Discussion: Rvalue refs and a Move construtor for D

Exil Exil at gmall.com
Wed Sep 4 21:09:27 UTC 2019

On Wednesday, 4 September 2019 at 09:20:05 UTC, kinke wrote:
> On Wednesday, 4 September 2019 at 00:33:06 UTC, Exil wrote:
>> How would it work with multi-function passing though? With a 
>> rvalue reference, you are effectively just passing around a 
>> reference, until the contents of the value are moved. So you 
>> can pass it through N functions and it won't ever to do a 
>> move/copy.
>> Would you effectively be relying on the compiler to optimize 
>> out the un-necessary moves, or would they be unavoidable, as 
>> they effectively are now?
> Yes, by changing the ABI details to the C++ way in this regard, 
> making move/forward intrinsics and detecting them in argument 
> expressions. Laid out earlier in this thread in 
> https://forum.dlang.org/post/jogsaeqxouxaeflmgzcc@forum.dlang.org. We don't need rvalue refs in the language for that at all, just use a value parameter - rvalue args will be passed by ref under the hood, just like explicitly moved lvalue args.

So you change the ABI to pass by a pointer to the object on the 
stack. In cases where we use some "move" intrinsic, a pointer to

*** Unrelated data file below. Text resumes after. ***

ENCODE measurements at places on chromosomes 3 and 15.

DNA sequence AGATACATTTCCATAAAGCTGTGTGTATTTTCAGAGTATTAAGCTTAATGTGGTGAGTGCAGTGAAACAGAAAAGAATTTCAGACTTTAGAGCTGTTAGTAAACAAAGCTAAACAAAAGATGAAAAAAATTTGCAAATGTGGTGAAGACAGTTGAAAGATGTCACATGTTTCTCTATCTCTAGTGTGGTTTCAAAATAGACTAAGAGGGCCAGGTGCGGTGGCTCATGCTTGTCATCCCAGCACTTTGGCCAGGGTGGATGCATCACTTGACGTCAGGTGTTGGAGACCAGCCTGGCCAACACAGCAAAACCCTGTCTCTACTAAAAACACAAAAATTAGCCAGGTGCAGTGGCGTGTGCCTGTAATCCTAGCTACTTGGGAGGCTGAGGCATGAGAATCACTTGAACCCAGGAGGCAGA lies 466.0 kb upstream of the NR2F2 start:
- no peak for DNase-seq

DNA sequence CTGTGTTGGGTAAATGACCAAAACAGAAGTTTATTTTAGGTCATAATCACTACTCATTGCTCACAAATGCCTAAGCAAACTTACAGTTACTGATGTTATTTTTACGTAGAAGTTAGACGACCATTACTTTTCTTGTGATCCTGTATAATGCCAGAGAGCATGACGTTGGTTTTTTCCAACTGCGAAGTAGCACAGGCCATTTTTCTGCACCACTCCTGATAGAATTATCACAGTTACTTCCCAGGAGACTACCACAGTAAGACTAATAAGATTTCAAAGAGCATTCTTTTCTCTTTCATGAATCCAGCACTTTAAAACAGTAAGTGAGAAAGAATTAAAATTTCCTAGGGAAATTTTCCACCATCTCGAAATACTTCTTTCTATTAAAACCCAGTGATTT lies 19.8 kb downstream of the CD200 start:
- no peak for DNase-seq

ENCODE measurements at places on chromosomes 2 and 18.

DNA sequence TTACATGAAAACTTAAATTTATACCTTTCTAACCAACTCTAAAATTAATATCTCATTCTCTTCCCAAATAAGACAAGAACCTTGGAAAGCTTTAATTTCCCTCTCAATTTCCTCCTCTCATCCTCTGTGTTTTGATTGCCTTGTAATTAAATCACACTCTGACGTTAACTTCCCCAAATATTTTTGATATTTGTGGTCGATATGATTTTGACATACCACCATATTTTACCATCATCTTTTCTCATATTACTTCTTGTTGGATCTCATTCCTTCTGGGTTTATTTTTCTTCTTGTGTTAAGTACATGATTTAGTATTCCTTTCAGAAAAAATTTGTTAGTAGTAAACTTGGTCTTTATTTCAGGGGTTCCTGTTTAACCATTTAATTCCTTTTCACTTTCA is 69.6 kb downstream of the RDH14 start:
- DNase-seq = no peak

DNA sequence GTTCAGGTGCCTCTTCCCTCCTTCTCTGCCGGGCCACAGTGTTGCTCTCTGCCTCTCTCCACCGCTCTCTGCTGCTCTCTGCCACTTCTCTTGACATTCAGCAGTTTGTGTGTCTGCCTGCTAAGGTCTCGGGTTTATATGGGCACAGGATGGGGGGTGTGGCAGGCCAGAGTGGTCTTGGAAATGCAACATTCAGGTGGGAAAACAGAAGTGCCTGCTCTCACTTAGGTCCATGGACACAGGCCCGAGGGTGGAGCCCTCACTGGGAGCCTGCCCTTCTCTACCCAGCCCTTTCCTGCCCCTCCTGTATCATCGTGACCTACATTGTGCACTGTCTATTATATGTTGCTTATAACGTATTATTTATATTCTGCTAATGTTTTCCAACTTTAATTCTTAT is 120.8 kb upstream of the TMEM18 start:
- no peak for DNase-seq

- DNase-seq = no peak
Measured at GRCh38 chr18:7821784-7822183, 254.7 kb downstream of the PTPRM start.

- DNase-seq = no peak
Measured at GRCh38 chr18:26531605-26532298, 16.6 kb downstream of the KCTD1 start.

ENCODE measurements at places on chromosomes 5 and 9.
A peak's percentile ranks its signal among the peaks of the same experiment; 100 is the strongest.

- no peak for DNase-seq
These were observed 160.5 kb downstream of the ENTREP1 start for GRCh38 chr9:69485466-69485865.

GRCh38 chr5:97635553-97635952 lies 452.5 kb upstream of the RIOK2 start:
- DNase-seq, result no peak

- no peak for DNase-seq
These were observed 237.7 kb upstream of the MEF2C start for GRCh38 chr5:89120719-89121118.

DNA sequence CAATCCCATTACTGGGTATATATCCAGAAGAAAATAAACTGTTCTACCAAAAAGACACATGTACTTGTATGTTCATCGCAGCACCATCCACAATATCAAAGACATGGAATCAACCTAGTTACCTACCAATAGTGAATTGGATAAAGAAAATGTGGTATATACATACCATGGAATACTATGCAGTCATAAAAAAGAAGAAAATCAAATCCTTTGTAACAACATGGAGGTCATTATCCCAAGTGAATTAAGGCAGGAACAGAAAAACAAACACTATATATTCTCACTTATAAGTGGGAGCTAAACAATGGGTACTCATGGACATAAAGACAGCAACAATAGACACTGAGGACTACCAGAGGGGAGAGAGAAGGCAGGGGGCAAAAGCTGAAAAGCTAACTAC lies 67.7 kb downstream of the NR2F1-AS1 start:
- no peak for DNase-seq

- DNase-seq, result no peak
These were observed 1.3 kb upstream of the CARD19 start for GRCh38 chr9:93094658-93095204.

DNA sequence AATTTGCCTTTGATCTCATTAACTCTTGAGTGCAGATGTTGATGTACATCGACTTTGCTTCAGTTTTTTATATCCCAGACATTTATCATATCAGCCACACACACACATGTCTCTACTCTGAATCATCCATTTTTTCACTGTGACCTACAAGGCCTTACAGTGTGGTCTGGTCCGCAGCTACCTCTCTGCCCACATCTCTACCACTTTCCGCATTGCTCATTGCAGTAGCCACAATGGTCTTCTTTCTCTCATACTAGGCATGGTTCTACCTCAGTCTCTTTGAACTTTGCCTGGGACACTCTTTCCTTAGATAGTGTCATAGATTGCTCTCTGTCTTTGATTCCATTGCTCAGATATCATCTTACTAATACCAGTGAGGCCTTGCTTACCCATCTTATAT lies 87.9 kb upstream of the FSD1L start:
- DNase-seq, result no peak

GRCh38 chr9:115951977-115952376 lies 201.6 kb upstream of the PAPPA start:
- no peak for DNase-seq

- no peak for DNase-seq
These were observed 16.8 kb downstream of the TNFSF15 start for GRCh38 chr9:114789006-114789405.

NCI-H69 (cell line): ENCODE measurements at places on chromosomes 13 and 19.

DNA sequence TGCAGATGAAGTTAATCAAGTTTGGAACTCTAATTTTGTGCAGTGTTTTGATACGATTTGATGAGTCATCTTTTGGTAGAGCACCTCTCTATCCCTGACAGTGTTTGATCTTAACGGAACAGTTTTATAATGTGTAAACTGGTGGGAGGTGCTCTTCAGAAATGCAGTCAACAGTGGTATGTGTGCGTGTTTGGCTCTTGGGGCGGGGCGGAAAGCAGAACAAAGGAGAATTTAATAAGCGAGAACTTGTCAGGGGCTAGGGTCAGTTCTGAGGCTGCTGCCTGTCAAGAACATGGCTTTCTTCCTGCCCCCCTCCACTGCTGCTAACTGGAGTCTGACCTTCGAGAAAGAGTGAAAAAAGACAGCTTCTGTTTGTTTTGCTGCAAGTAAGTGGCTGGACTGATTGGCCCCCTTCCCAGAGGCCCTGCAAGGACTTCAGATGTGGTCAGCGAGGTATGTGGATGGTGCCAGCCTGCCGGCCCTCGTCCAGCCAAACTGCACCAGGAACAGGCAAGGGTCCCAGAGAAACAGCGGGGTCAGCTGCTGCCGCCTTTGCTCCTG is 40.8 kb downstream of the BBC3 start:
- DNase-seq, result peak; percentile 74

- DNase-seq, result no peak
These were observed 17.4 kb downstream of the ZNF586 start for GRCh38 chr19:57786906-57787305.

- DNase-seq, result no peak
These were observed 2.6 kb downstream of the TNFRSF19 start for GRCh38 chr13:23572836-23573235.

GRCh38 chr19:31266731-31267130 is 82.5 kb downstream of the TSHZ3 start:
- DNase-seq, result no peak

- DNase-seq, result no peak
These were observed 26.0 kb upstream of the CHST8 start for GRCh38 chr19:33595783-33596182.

a lvalue (passed in to the move()) is passed in place of the 
pointer to the object on the stack?

If I understand this correctly then this can happen:

     struct Foo
         int value;

     void bar(Foo foo) // for rvalues, actually: `@rvalue ref Foo 
         // how do we know we are just changing the value of a 
         // that won't exist past this scope?
         foo.value = 10;

     void main()
         Foo lvalue;

         lvalue.value = 0;
         bar(move(lvalue)); // intrinsic move

         assert(lvalue.value == 10); // passes

Because of this, even though the function doesn't use a 
reference. It could unknowingly change state outside of the scope 
of the function. That'll entirely depend on the use if they 
mistakenly use `move()` where they didn't mean to.

This would mean basically any current use of rvalue parameters 
would need to be changed to be "const". And any function that 
actually does need a copy would have to do so manually. They 
don't know what is being passed to them, so it could very well be 
making a copy twice.

     void test(Foo foo)
         Foo actualFoo = foo; // make copy just in case parameter 
was `move`d in

         actualFoo.value = 10;

     Foo lvalue;

     lvalue.value = 0;
     test(lvalue);              // makes 2 copies
     assert(lvalue.value == 0); // ok

     test(move(lvalue));        // makes 1 copy
     assert(lvalue.value == 0); // ok

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